Does your feedback get rejected? Look at your mental model…


feedback-at-work_650

Recently I was speaking to a leader and discussing her feedback style. She was highly self-critical as she reflected on the same. Off late, she had been getting into too many conflict situations amounting to her feedback being rejected. As we spoke, we went over a few instances and she replayed the mental video tapes of those.

While listening I noted that she used expressions like “you were rude”, “what’s wrong with you”, “you need be show more technical depth”, “you never talk on calls”, “You have been a poor role model of being punctual to meetings” etc.… to surface all that was wrong. What followed these expressions were a bunch of refutations or negations, from the other end, as the recipients expressed their vehement disagreements. Majority of these conversations weren’t leading to any constructive result and ended adding to the increasingly deteriorating team dynamics and diminishing leadership credibility woes.

Present state:

As we sat reflecting over this situation at hand, I scribbled a diagram (being the visual person I am) on the board to depict the visual depiction of the conversation.

Feedback From

The diagram showed that the information flow was between A (feedback giver) to B (recipient), with A identifying B as the issue – the overt use of the term “you” in the above statements. While from A’s Point of view, she has expressed her displeasure clearly, from B’s point of view, what’s coming is a barrage of personal attacks. And true to human psyche when there’s an attack there needs to be a defense. Thus, the refutations and negations.

Couple of things happen here:

  1. This mental model, certainly doesn’t create a safe climate of reflecting over a developmental opportunity and operates one the foundation of A trying let their steam off on B (B is the issue).
  2. Backward focused, almost with the objective of putting the blame on the table and circling around that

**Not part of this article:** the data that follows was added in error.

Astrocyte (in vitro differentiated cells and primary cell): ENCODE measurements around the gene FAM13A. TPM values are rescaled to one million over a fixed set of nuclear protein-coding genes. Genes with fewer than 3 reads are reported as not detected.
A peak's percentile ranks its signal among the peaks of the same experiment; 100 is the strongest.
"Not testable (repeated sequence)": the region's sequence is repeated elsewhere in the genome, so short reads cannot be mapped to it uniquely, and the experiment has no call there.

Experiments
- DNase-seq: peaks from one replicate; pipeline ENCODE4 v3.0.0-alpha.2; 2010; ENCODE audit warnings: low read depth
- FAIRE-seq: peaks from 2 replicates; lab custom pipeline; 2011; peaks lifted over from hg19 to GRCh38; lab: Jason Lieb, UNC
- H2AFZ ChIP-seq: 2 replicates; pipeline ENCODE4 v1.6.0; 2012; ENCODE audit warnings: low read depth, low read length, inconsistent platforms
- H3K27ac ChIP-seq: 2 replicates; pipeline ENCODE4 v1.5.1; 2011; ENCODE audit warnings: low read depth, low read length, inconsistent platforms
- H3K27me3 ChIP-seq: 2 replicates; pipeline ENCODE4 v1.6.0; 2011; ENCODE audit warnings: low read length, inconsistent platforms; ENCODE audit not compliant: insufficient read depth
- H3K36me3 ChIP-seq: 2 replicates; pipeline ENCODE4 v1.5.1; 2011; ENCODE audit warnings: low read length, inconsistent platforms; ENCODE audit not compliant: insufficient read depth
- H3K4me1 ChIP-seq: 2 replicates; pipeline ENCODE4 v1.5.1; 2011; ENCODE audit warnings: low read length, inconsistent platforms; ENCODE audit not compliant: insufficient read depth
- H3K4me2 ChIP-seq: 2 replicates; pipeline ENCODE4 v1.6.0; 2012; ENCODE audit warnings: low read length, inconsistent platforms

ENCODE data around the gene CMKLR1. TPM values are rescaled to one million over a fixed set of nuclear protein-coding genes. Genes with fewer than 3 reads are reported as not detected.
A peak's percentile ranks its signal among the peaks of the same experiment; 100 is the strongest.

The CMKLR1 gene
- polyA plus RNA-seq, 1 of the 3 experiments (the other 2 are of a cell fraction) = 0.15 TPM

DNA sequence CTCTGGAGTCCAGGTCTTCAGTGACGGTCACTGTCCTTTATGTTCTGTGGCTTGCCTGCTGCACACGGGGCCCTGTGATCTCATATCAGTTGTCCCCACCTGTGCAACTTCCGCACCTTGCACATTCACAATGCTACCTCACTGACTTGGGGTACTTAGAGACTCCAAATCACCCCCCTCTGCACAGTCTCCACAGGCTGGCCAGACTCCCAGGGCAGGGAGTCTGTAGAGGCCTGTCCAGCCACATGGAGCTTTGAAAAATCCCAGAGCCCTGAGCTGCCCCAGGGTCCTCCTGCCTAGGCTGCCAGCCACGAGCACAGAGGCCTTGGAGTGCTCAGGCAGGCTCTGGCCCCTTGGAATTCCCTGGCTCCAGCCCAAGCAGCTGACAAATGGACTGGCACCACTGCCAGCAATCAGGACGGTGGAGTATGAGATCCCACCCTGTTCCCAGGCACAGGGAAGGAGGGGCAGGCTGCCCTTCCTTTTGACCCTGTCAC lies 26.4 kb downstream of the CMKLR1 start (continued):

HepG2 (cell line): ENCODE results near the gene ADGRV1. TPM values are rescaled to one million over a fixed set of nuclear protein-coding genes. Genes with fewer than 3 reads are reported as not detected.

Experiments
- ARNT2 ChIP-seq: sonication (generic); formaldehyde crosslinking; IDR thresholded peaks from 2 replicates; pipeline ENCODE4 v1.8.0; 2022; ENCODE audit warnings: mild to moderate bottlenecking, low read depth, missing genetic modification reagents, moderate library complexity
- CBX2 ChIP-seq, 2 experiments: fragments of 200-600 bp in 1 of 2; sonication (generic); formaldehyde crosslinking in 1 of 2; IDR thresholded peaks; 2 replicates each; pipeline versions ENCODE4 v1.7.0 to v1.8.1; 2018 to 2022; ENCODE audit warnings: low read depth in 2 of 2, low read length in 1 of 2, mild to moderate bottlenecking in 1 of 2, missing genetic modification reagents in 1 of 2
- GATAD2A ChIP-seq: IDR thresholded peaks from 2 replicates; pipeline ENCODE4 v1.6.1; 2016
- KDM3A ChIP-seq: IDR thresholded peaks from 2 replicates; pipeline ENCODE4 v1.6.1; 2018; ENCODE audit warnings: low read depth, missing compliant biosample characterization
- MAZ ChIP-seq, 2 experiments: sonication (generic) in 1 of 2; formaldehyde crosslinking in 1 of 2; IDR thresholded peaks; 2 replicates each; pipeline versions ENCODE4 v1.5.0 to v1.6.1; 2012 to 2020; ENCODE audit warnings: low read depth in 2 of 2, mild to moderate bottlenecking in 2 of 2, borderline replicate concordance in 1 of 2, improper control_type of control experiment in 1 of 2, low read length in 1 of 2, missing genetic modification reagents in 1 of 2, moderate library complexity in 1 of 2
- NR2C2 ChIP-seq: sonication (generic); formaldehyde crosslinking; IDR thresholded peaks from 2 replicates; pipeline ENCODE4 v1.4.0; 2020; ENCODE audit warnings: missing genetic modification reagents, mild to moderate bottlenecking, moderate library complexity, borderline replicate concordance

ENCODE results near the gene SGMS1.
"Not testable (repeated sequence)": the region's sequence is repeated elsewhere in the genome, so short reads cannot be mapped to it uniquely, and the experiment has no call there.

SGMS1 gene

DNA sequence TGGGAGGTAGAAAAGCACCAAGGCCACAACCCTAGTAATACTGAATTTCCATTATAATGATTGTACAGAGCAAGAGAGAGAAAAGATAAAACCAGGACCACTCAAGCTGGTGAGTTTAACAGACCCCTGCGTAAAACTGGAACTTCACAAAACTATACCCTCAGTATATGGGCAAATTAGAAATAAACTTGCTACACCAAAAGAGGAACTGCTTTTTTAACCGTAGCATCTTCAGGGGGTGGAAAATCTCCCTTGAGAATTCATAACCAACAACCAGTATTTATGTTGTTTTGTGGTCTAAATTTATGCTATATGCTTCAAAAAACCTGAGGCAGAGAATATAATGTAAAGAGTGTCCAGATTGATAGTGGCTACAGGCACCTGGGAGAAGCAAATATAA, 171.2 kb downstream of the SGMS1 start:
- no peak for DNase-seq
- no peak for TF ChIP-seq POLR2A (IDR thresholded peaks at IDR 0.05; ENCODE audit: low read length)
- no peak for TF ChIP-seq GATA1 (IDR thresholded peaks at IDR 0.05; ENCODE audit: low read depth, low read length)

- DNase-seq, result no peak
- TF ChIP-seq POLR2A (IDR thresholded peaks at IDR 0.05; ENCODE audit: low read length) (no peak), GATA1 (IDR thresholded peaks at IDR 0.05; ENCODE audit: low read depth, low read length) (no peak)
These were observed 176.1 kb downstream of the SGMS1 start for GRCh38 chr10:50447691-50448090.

Proposed Future state:

As we discussed more on how we can approach it differently and make the environment safe, I made a slight change to the above diagram by adding a third circle C.

Feedbact to

The diagram shows a third circle – the Issue. So in this state both A and B stand together on one side of the table and look at the issue with the same lens. So instead of a statement like “You have been a poor role model of being punctual…” it may sound like “last 4 meetings/calls there was a delay in your joining in. How can we ensure you are there on time?”.

Couple of things happen:

  1. This mental model clearly operates on the principle of a safe environment and respect – nothing wrong with B, however there is a situation at hand which needs attention (Issue)
  2. Forward looking – putting the issue on the table and figuring out a solution to overcome the same
  3. The high respect allows both individuals to listen more, thereby resulting in a constructive confrontation

Majority of the feedback that happens, isn’t one as there isn’t anything being fed. Most of the time the “giver” ends up expressing their dissatisfaction or anger (thinking they are delivering a feedback). A slight shift in the mental model and preparing the right language that separates issue from the person, can go a long way in boosting an inspiring culture of learning, listening and being respectful.

 

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